Soon they were walking side-by-side with the march, providing the sort of “escort” which allowed them to detain large portions of protestors at every other crosswalk. The end goal was to put as many gaps in the march as was possible, so those gaps could be filled with more police escorts, which would then divide and delay even smaller groups, and so on and so forth until the protests had fallen apart. It was a strategy they would maintain throughout the night. Divide. Delay. Officers were posted at subway entrances, keeping protestors above ground where they could be tracked. Divided. And delayed. Those who hadn’t killed their phone batteries on GPS and Twitter relayed rumors of police presence at Washington Square Park, Union Square, Tompkins Square Park – anywhere we might want to go.
They would grind down the number of protestors slowly, one block at a time. And while Occupy Wall Street likely wasn’t thrilled with yet again becoming a target of the NYPD, it’s worth noting that the opinion on the ground seemed to be that the NYPD was more professional and less belligerent last night than in past conflicts. Of course that doesn’t mean—as is the case with the protestors – that there wasn’t a percentage whose behavior reflects poorly on the rest.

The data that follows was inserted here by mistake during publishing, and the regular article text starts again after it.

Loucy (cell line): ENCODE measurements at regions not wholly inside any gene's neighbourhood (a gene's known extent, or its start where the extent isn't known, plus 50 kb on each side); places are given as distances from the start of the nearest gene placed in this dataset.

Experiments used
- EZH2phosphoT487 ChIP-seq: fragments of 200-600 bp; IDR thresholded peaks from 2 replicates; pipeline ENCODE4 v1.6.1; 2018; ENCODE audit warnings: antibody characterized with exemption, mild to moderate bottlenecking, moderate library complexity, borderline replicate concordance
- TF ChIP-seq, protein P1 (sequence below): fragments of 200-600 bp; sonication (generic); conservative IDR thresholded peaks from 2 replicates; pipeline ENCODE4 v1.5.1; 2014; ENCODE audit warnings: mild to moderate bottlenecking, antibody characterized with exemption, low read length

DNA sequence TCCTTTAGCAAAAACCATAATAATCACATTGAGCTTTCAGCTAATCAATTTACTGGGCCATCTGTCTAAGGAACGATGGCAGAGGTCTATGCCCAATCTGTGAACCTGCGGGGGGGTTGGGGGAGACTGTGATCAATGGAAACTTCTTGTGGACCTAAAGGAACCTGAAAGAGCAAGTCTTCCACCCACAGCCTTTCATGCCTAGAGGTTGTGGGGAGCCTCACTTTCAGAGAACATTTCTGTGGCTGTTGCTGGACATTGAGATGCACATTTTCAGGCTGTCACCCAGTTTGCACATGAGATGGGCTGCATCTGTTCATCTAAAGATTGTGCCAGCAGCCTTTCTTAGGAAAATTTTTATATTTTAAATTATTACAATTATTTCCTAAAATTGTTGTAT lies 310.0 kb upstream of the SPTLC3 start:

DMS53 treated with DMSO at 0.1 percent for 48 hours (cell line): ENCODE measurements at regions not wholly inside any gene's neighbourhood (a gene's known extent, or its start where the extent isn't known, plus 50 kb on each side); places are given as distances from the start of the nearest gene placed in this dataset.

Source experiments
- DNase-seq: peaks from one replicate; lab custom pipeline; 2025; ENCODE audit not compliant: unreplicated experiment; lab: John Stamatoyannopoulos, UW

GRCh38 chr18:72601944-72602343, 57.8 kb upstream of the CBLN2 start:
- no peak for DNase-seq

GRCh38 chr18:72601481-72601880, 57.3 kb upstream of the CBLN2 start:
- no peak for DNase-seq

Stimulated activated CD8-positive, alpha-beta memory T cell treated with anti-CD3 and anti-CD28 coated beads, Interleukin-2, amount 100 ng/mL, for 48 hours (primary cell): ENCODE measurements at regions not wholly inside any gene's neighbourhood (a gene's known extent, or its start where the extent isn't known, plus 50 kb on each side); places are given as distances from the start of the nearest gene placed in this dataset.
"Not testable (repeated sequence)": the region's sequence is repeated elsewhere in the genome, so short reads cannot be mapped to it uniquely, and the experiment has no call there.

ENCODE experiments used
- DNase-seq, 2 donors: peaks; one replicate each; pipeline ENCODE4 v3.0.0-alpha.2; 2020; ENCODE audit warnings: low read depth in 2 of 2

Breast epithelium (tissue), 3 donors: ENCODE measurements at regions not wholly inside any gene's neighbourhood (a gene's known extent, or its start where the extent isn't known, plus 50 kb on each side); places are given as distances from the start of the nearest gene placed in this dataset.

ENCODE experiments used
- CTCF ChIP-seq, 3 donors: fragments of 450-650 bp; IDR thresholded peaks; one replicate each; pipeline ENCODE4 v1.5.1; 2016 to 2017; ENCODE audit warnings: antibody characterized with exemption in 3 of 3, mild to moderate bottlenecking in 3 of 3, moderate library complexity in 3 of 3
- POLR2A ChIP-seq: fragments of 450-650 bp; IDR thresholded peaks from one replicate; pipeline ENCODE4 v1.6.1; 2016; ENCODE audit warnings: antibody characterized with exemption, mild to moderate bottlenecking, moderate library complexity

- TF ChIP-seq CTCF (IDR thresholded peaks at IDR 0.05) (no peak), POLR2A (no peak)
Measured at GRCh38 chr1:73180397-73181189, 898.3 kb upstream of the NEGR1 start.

At 3:35 A.M. on the corner of East 4th St and Broadway, eight to ten blue-shirt NYPD officers charged—and I mean full on, medieval infantry charged—into the rear of what appeared to be a peacefully protesting crowd walking the same direction, catching the protestors seemingly unaware and beating them with batons. There were multiple witnesses, though none were aware of what might have provoked the officers into such a sudden escalation of force. Also, at approximately 3:47 A.M. near the corner of Spring St and Broadway, a glass bottle was hurled at a police escort. Though no officers were harmed, the alleged thrower was arrested and laid face-down in the area of the broken glass.
These actions were uncalled for, but also entirely unnecessary from a tactical standpoint. After three hours of pursuit, most of the hundreds of protestors that began their march off the Fulton Street station were scattered and fatigued, ready to rest, regroup, and reassess things some other time. Occupy Wall Street still had its technical infrastructure, its planned Day of Action, it’s war chest full of donations – with many having worked all day and marched all night, what the movement needed most immediately was food and sleep.
Come sunrise, I put down my notepad and took up with a group handing out bottled water and snacks. Protestors congregated on a nearby stoop, updating Twitter with the next day’s plans. At the end of the street, police officers leaned against a railing. There would be a tomorrow.